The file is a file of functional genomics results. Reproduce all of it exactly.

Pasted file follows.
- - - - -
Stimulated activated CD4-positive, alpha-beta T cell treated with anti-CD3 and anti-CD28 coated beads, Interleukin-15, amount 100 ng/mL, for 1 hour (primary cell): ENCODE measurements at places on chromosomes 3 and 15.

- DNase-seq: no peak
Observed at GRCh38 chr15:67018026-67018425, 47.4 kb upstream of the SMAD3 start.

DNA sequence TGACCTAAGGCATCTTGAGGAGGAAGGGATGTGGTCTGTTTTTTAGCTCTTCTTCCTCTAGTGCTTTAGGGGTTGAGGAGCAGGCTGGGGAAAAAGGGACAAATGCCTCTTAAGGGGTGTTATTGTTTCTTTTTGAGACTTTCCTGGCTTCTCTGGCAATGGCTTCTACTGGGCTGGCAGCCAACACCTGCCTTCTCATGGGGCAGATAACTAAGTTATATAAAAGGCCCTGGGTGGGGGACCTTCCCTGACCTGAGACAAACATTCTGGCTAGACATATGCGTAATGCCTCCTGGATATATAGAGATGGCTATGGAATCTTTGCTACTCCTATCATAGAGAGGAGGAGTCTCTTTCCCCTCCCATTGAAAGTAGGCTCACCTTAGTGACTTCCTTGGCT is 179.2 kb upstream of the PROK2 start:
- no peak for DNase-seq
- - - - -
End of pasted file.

Stimulated activated CD4-positive, alpha-beta T cell treated with anti-CD3 and anti-CD28 coated beads, Interleukin-15, amount 100 ng/mL, for 1 hour (primary cell): ENCODE measurements at places on chromosomes 3 and 15.

- DNase-seq: no peak
Observed at GRCh38 chr15:67018026-67018425, 47.4 kb upstream of the SMAD3 start.

DNA sequence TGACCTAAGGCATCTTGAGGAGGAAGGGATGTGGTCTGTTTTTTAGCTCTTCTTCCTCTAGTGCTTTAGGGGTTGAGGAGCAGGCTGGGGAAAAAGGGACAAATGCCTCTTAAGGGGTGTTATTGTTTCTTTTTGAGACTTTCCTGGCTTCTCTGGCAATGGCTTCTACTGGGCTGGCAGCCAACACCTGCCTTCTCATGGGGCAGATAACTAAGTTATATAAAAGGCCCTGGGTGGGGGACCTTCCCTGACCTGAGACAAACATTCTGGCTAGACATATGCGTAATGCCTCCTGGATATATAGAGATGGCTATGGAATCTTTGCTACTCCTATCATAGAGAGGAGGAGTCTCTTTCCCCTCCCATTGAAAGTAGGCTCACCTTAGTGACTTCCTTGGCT is 179.2 kb upstream of the PROK2 start:
- no peak for DNase-seq